James Rachels And Ethical Egoism

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There are strong arguments that are in favor of psychological egoism and ethical egoism, as show by James Rachels. He gives both of these topics fair reasoning, but is much more successful in showing their weaknesses. According to James Rachels, there are two egos that need to be argued: Psychological egoism and ethical egoism. Within his essay, Rachels proves that there is no way either of these egoisms could be correct. Rachels defines psychological egoism as the view that “all men are selfish in everything that they do, that is, that the only motive from which anyone ever acts is self-interest” (72) and ethical egoism is “a normative view about how men ought to act” (72) . First, with psychological egoism, Rachels argues the common-sense…show more content…
“Since so-called unselfish actions… rather than to bring about any good for others” (74). I believe this argument is correct, because I do often accomplish unselfish actions simply to feel satisfied with myself, or at least to avoid feeling shameful. When I give a homeless man some change, I do it to avoid the feeling of guilt I feel if I keep walking. However, as Rachels points out, “Why should we think that merely because someone derives satisfaction from helping others this makes him selfish? Isn’t the unselfish man precisely the one who does derive satisfaction from helping others, while the selfish man does not?” (74). The main point of this is that this “pleasant state of consciousness” we obtain from assisting others is not the goal we seek but a mere result of behaving selflessly. In most cases we do not feel good about ourselves and then seek out a way to help others so that we feel more satisfied, but we help others for the sake of being kind and feeling delighted about ourselves afterwards. The only way we feel satisfied is if we desire the satisfaction, meaning that we will receive no satisfaction from behaving kindly if we do not have the desire to help others in the first place. These being the two most forceful arguments in favour of psychological egoism, and both being hopelessly flawed, Rachels keeps in mind why some successful people have accepted it as a true belief. He believes that…show more content…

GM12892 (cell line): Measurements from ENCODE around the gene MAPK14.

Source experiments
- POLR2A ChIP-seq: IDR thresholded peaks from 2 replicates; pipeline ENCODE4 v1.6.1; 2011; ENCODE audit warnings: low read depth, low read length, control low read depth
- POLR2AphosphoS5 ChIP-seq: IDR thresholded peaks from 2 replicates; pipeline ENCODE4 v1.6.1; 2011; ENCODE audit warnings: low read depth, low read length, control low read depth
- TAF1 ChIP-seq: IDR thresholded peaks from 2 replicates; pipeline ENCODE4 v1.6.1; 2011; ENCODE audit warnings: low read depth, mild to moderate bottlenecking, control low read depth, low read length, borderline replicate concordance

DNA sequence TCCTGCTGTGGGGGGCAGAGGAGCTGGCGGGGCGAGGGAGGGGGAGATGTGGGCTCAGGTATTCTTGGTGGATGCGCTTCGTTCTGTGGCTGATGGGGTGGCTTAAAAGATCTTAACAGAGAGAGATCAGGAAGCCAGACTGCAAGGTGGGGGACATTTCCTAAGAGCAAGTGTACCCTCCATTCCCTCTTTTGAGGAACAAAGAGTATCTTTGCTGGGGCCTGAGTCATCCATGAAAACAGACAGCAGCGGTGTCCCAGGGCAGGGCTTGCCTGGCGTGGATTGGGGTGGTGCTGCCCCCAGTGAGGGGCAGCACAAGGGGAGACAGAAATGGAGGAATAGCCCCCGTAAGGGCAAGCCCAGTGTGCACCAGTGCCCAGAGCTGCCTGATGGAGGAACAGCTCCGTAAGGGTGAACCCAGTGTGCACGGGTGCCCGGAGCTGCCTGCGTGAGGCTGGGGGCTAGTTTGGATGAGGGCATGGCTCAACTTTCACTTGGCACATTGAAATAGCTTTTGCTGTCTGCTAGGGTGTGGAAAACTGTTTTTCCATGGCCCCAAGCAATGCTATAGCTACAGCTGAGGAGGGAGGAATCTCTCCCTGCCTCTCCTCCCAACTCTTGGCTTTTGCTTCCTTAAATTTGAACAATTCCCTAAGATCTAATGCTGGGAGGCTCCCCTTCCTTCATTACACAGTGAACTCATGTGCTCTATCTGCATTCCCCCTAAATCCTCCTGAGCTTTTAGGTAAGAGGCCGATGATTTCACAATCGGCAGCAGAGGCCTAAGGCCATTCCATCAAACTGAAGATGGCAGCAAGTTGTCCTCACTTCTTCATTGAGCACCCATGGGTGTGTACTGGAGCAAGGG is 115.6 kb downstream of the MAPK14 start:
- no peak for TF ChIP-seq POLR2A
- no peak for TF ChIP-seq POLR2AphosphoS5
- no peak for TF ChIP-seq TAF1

Rachels would like prove to it as a false belief, but this is not as simple as it is with psychological egoism. A lot would believe that we must act in our own self-interest as distasteful. The ethical egoist may argue that “even if I could avoid being caught… people’s rights and interests are respected” (78). If we understand ethical egoism properly, it is understood that one does not need to behave badly, only encourage bad behavior. To say something is wrong is the same as to say that it is wrong for everyone. Alos, the ethical egoist cannot debate that egoism be commonly used, “For he wants a world… then such a world would be impossible” (163). Consequently, it seems that it is not a good thing to preserve ethical egoism as a normal way for how we should act. However, Rachels does not believe this is good enough to end the belief. The point of the ethical egoist is to live doing what they want to do. It might seem that because the do one thing and do another that his position is unpredictable, therefore, the ethical egoist cannot be proven on the grounds that he challenges

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